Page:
Can San Luis Obispo County’s housing and health care system accommodate a ‘silver tsunami’?

Published on
March 15, 2024

San Luis Obispo County’s gorgeous climate, picturesque beaches and fruitful vineyards have long been an attraction for older people with money to live out a dream retirement. However, a closer look reveals that not all seniors in San Luis Obispo County are living “the SLO life.” 

According to the most recent U.S. Census data, the county’s status as a popular retirement destination is reflected in the senior population’s larger-than-average share of the county, comprising 22.3% of San Luis Obispo County’s 282,013 residents over the age of 65. That’s more than twice the national rate of 10.5% and higher than the statewide rate of 15.2%. 

It also means more of the county’s senior population is facing the prospect of homelessness than ever before. 

The region’s historically high cost of living is largely driven by low housing inventory, high prices and perpetually rising rents. These factors have taken more of a toll on seniors than any other group since the start of the COVID-19 pandemic. According to the 2022 point-in-time homeless count, adults over 65 made up 18% of the 1,448 people counted in San Luis Obispo County in 2022 — a significant increase from 8% of 1,481 people in 2019, showing the most growth of any homeless demographic. 

That problem has only worsened in the past two years, with local homeless service providers warning of a “silver tsunami” in housing and homelessness aid requests since summer 2023, as pandemic-era eviction protections and expansions in funding for services came to an end across California. 

In San Luis Obispo County, housing that is deed-restricted to serve seniors is few and far between, while forms of senior housing such as retirement communities, assisted living, nursing homes and hospice facilities are often priced far beyond the means of a fixed, Social Security-dependent income.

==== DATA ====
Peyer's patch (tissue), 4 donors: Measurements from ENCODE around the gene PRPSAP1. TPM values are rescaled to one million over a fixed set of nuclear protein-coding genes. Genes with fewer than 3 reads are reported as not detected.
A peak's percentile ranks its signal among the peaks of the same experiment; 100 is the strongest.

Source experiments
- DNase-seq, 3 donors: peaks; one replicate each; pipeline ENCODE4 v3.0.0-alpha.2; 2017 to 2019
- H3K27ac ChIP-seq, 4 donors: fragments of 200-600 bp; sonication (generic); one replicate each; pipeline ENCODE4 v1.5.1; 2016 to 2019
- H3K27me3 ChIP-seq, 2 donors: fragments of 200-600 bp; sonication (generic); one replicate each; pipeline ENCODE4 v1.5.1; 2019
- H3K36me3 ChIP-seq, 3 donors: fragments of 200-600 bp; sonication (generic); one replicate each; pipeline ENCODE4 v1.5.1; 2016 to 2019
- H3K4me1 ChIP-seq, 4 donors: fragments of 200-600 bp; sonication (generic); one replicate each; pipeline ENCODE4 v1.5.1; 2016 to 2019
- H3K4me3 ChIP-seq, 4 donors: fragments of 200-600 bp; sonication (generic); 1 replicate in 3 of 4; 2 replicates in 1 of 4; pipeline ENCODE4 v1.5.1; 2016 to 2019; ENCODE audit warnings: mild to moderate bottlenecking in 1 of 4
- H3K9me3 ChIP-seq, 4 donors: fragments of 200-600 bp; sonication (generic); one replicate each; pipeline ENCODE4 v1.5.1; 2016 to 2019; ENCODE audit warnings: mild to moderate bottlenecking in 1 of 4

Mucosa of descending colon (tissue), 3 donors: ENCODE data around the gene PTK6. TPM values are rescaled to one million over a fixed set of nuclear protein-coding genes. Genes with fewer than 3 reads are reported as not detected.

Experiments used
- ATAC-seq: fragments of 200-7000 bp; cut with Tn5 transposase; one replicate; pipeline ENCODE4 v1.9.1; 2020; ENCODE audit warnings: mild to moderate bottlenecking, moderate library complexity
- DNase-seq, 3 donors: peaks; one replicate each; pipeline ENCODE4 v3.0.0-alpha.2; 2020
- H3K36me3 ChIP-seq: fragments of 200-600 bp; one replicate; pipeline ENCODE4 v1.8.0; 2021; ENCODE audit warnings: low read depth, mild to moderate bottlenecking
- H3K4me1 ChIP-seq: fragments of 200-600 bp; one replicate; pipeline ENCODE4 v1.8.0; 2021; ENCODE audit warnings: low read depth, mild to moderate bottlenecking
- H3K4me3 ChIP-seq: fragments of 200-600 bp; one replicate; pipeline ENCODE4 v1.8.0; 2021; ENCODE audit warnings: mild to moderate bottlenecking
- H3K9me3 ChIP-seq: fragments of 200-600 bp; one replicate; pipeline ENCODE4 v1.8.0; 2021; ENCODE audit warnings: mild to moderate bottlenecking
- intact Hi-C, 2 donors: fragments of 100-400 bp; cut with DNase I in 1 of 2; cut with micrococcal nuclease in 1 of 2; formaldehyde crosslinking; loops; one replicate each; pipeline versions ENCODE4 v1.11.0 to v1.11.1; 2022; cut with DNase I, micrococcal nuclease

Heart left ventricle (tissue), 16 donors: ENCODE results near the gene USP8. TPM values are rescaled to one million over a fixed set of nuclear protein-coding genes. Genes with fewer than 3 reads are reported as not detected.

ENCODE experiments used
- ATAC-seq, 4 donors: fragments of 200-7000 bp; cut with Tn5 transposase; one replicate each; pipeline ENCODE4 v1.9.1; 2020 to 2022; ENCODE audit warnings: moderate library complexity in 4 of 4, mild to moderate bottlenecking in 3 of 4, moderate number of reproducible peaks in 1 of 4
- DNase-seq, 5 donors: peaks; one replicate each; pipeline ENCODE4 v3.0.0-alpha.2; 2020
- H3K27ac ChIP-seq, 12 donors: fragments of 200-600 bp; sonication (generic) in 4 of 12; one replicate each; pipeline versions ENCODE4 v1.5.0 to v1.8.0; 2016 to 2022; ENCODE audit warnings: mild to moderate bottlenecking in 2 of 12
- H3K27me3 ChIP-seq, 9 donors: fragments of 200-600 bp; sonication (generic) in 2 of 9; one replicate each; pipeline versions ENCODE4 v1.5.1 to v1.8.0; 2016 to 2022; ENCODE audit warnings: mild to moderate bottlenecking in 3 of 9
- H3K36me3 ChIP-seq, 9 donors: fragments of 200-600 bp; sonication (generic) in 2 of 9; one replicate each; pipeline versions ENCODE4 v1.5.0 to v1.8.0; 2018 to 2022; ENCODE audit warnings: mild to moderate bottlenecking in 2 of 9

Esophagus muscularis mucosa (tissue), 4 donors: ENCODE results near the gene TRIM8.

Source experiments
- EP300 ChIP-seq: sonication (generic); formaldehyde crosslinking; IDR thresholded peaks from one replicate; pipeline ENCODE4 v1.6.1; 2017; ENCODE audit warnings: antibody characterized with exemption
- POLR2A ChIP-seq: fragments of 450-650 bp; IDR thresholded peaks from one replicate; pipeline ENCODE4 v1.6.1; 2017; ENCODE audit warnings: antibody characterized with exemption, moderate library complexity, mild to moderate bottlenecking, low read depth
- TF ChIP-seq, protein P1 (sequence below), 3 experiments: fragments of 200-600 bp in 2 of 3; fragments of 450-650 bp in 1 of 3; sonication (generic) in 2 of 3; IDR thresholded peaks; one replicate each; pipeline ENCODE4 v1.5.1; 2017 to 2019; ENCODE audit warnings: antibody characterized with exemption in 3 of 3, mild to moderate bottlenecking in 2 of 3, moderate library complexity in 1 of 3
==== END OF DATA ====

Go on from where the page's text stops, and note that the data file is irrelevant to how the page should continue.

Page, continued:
According to the most recent report by the California Association of Realtors, San Luis Obispo County was the third-least affordable county in California, with only 8% of residents able to meet the minimum income of $242,800 needed to purchase a median-priced home. 

My project for the 2024 California Health Equity Fellowship will examine the factors driving the rise in homelessness among San Luis Obispo County seniors, showing the unique risks posed by homelessness to seniors. 

To do that, I will work with San Luis Obispo County homeless service providers to assemble a list of homeless survey candidates over the age of 65. I’ll do focus groups and interviews with homeless senior sources to gain a better understanding of their health experiences, with stories showing the connection between homelessness and health. Focus groups will be conducted with a mix of homeless sources, providers and local government officials to discuss the needs of the unhoused residents and how homelessness impacts their overall health and well-being. 

The project will coincide with the release of the 2024 point-in-time homeless count in late spring or early summer this year, which can provide a more up-to-date source of information on the makeup of the county’s homeless population. Having volunteered in this most recent count, it will be interesting to see if the “silver tsunami” is reflected in the most recent data. 

Answering the question of why seniors are more likely to become homelessness — as well as identifying ways in which the county and homeless service providers can improve health outcomes for this underserved population — will be critical to the success of this project.